The muffled roar

Image: Lucía Montenegro


Faced with the “bus law”, Argentine society has demonstrated a dynamic of mobilization and protest in the face of the deterioration of the representative political nexus

Just over 22 years after one of the most important insurrectionary outbreaks in modern history, Argentina is once again approaching the evocation of the qualitative conditions that gave rise to that epic rebellion. The call "argentinazo” of December 2001 not only began when De la Rúa's government dealt a new and powerful blow to popular income, employment and savings, but also when, simultaneously, it intended to shield the offensive of the dominant classes and corporations through repression bloody legally protected under the cloak of the state of siege.

It is not the aim of these lines to establish precise analogies and differences between those moments and the current one, but simply to leave some notes that can be taken up at another opportunity, not without expectations regarding a new outcome revoking government powers, as actually happened then. Who wouldn't want a version that peacefully overcomes such déjà vu history, even in your daydreams? Any awakening will require the recognition of reality as a nightmare: it would be no small advance in light of very recent and no less hallucinatory very serious regressions.

It is unquestionable that an overwhelming part of citizens decided to take an electoral chance with a candidate who, with a disjointed inflection, anticipated the current economic council, guarded by a merciless and furious retaliation for any social achievement, civil freedom or protection in the face of the harsh economic direction. It anticipated its course both in the power of weapons in the hands of public forces and in the symbolic power of the demand for state terrorism and genocide in the field of public communication and political-cultural struggle. As if that were not enough, he supported his certainties in celestial forces guarded by an irascible mastiff advisor.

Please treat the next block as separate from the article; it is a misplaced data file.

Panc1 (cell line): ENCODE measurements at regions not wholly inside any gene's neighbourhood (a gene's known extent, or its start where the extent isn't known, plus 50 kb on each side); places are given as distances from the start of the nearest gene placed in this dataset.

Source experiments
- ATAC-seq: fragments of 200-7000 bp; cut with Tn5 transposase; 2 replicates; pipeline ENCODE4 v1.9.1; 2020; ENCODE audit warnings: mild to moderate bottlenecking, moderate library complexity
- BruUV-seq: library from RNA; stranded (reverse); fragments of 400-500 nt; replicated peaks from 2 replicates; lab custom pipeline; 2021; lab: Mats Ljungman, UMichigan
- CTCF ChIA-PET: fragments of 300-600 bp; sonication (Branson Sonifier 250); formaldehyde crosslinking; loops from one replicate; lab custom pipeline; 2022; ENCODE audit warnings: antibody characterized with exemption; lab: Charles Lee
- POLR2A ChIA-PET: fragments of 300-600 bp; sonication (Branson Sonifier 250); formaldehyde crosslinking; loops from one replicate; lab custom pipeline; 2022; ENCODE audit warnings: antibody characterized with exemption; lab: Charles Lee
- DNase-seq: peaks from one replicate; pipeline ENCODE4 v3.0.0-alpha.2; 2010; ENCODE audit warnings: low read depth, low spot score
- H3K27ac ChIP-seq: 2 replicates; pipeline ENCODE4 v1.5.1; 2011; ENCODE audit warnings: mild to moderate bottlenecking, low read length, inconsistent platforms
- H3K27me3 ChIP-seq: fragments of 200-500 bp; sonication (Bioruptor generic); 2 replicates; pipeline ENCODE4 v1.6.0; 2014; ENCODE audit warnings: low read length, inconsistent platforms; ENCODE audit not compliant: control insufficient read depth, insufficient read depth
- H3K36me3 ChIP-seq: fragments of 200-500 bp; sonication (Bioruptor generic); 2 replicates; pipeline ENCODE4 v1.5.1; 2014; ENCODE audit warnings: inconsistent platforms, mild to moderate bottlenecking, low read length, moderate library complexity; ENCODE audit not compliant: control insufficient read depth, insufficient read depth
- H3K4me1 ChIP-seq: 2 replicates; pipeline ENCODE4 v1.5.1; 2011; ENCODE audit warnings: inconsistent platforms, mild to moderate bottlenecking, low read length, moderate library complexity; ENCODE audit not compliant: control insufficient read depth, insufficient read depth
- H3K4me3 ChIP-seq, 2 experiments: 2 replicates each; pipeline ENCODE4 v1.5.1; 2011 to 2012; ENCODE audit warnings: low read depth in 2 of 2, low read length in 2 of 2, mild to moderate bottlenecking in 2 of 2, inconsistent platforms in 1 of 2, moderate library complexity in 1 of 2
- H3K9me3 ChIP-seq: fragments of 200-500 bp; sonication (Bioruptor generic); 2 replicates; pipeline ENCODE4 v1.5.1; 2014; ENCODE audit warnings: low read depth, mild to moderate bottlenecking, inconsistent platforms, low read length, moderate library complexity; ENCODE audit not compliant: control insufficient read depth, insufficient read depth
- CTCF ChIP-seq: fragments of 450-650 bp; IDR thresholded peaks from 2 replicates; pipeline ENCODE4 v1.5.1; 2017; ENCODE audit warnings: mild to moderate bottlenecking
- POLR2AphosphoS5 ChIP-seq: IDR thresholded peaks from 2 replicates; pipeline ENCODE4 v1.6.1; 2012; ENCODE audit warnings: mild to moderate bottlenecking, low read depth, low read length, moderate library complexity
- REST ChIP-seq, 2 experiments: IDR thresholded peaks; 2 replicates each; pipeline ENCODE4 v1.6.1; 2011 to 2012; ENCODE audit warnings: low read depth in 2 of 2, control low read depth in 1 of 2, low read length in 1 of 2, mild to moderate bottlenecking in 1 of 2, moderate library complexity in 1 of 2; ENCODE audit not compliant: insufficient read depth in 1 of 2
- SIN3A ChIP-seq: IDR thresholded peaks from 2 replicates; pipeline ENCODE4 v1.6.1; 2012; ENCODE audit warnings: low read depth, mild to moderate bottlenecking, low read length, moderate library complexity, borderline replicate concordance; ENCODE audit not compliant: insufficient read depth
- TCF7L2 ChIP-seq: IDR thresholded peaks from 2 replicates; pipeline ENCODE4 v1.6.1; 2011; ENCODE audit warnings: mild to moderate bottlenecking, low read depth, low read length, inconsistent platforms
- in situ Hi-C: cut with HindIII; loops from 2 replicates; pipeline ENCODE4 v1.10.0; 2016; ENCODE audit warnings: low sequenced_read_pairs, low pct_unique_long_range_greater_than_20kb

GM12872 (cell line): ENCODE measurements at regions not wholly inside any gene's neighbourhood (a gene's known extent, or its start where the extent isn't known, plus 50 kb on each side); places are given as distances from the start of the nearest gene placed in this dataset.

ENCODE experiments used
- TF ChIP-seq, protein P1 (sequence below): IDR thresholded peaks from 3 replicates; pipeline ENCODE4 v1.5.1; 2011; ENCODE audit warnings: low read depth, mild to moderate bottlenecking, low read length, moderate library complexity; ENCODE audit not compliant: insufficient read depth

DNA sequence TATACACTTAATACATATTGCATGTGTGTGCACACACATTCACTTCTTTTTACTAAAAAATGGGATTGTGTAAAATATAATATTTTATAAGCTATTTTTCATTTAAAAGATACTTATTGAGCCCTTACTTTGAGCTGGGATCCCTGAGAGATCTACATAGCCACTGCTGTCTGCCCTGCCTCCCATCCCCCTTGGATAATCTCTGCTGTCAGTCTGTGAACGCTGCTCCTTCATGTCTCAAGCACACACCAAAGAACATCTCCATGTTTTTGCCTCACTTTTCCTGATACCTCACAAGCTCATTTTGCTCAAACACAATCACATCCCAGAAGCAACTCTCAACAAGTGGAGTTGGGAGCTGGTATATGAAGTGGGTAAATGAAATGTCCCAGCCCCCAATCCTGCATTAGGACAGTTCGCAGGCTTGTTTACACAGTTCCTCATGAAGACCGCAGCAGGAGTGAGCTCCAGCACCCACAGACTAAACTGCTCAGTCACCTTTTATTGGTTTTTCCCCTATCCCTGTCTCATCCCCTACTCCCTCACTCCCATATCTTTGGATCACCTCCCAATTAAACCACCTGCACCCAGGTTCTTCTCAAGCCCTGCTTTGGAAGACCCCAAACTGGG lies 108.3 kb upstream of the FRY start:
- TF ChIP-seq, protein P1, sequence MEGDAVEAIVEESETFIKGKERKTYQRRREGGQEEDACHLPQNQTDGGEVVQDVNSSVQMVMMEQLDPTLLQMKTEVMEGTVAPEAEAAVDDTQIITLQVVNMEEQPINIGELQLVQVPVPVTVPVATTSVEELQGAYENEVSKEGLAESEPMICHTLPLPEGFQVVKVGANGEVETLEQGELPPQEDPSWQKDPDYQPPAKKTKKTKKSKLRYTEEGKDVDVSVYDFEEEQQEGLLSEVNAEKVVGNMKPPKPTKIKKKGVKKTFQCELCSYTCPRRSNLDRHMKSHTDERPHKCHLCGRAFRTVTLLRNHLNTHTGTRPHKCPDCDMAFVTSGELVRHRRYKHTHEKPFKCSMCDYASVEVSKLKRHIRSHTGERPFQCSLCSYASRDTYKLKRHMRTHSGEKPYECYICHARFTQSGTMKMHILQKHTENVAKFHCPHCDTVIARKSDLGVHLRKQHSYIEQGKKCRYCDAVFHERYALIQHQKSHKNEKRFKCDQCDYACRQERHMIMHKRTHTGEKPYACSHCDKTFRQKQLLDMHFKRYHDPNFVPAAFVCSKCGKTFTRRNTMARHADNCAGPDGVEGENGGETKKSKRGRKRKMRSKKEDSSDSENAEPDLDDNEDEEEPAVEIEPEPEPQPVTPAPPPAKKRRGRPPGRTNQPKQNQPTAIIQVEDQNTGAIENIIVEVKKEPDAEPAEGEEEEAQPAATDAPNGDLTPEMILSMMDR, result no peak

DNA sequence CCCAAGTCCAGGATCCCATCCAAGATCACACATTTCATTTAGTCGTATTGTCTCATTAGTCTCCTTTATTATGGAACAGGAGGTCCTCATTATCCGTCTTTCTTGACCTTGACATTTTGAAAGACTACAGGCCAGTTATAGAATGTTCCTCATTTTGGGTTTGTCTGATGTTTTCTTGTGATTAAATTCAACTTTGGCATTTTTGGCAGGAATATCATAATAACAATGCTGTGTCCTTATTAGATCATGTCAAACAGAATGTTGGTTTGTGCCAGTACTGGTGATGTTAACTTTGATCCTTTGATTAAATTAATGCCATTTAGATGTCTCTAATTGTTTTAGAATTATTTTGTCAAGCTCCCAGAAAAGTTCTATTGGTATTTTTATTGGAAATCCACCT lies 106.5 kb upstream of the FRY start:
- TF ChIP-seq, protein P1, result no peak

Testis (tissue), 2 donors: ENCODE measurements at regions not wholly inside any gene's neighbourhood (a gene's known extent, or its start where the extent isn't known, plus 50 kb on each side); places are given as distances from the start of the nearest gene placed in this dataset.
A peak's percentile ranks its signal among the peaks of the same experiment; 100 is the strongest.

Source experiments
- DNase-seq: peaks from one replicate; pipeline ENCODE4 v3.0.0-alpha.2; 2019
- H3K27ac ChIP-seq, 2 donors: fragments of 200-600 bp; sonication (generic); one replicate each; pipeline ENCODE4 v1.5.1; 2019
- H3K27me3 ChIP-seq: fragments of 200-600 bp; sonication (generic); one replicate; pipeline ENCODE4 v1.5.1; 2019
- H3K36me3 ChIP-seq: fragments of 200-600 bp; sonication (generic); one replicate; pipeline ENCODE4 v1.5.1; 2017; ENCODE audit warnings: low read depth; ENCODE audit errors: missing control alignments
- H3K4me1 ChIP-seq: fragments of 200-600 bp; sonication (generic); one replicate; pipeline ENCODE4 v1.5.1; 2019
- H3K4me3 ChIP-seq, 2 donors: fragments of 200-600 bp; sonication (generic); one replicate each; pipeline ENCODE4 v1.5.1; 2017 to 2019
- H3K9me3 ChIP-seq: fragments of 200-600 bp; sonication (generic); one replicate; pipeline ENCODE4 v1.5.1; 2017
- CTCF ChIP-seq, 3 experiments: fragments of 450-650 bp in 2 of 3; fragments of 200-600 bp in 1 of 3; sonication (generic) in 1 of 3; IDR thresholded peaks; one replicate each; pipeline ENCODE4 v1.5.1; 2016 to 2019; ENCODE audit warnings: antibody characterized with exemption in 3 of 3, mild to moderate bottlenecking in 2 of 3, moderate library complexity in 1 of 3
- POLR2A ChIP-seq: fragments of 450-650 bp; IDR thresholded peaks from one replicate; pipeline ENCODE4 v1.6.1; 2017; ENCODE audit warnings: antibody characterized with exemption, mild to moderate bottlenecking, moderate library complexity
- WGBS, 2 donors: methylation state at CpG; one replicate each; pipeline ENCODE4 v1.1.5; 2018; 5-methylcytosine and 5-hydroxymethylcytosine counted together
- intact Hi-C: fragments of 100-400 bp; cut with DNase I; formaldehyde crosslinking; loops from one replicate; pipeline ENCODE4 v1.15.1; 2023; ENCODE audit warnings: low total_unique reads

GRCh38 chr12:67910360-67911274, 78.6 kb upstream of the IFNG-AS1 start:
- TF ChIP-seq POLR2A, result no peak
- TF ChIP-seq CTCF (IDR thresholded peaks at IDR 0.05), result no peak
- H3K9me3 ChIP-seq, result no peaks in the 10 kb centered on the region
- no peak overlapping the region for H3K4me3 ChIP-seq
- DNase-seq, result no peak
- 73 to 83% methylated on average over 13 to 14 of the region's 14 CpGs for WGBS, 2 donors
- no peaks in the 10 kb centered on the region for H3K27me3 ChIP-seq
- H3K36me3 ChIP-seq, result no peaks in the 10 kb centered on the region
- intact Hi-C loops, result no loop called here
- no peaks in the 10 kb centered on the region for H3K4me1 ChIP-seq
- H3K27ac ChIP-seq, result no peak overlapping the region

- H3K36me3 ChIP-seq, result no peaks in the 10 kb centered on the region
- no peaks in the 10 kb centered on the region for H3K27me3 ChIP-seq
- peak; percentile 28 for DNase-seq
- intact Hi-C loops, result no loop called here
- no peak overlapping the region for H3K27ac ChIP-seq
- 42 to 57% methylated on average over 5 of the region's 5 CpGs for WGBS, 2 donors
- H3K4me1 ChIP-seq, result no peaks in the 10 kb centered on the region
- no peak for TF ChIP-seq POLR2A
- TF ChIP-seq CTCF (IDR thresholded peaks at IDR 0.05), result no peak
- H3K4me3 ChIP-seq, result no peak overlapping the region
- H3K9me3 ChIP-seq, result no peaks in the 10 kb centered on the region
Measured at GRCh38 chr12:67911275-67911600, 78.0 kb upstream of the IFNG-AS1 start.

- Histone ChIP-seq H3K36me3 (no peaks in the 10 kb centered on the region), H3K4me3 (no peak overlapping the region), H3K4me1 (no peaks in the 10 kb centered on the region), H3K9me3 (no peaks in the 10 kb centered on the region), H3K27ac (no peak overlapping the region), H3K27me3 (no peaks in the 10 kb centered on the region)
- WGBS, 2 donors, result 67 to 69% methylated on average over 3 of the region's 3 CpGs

In the face of protests, one of its current legislative swords proposed “prison or bullet”. However, the remaining significant minority, out of astonishment (as in my case) or out of conviction (in others), expressed their support for a faction now on the run from the leadership that, in the best case scenario – making a lenient counterfactual methodological exercise – would have tried a “government of national unity”, that is, some type of agreement like the one Javier Milei is trying to consolidate these days, perhaps a little slower or with less voracious allies, although never disinterested. The fact that the punishment for the political faction that left was through triumphant pandemonium should expose the magnitude of popular suffering and the repudiation of the former's indifference.

The alternatives that converged in the election, Peronism in all its variants, including, say, anti-Kirchnerists (Massa and Schiaretti), on the one hand, and “gorilla” anti-Peronism (Bullrich and Milei), on the other, were both heterogeneous ( internally and among themselves), and ended up being shaped by the convergent decantation of four of the five options from the first round.

Those who, together, have exhibited an unparalleled skill in the unscrupulous use of “politics” and material and symbolic public resources for their own privileges and ostentation, for personal business and for the companies to whose interests they respond, including, without a doubt, her main confidant, Javier Milei, at the time a member of the alliance with the most important acquirer of such rewards: the party of former president Mauricio Macri. The latter is the guarantor of possible contractual breaches, as well as gendarme, after taking over the Ministries of Security and Defense, through his candidates for president and vice president. Thus, in a simplified way, Javier Milei would be the captain of the economic battleship, with Macrismo at the helm of the escort frigates, protecting it with the heaviest artillery.

The irony of history, reiterating itself as a farce, to use an old Marx allegory, by elevating the sudden winner to the grotesque, forced an improvised assembly of work teams and measures with which it has been difficult to mechanically and docilely bring together the majority needed from allies and adversaries. So far, the buffoon has received not only respect and courtesy, but also availability for dialogue and lubricant for his chainsaw. But not submission. From the majority of governors and their legislative representatives blackmailed by federal power, who engage in meetings and demands for exchanges, and from the many inveterate transgressors that Peronism widely produces, even more than the president's canine clones.